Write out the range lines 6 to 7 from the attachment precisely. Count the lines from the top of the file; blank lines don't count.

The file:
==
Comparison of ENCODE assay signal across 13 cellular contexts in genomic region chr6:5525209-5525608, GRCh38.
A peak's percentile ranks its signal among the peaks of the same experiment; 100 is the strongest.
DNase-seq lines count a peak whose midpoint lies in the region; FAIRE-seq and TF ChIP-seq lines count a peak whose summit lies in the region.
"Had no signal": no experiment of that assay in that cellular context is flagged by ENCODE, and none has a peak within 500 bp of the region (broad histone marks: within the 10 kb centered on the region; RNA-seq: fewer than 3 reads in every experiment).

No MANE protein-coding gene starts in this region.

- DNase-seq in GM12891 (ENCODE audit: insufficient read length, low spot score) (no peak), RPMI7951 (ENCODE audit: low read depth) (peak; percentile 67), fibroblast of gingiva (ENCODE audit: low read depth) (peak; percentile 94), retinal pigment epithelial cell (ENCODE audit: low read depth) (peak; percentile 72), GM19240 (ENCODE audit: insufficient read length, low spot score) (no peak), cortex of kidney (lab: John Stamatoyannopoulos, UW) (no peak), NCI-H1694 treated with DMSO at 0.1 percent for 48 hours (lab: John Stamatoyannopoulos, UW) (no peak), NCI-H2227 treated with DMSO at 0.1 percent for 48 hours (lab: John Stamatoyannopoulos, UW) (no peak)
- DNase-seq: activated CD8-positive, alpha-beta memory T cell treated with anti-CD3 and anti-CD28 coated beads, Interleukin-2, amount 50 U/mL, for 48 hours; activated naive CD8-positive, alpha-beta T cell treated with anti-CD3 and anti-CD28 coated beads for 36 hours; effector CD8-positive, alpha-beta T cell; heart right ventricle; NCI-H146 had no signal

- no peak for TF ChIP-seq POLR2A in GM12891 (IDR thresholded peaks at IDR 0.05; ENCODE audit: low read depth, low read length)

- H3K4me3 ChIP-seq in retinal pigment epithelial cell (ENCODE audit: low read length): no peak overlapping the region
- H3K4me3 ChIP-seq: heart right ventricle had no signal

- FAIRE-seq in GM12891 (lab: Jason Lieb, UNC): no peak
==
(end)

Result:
- DNase-seq in GM12891 (ENCODE audit: insufficient read length, low spot score) (no peak), RPMI7951 (ENCODE audit: low read depth) (peak; percentile 67), fibroblast of gingiva (ENCODE audit: low read depth) (peak; percentile 94), retinal pigment epithelial cell (ENCODE audit: low read depth) (peak; percentile 72), GM19240 (ENCODE audit: insufficient read length, low spot score) (no peak), cortex of kidney (lab: John Stamatoyannopoulos, UW) (no peak), NCI-H1694 treated with DMSO at 0.1 percent for 48 hours (lab: John Stamatoyannopoulos, UW) (no peak), NCI-H2227 treated with DMSO at 0.1 percent for 48 hours (lab: John Stamatoyannopoulos, UW) (no peak)
- DNase-seq: activated CD8-positive, alpha-beta memory T cell treated with anti-CD3 and anti-CD28 coated beads, Interleukin-2, amount 50 U/mL, for 48 hours; activated naive CD8-positive, alpha-beta T cell treated with anti-CD3 and anti-CD28 coated beads for 36 hours; effector CD8-positive, alpha-beta T cell; heart right ventricle; NCI-H146 had no signal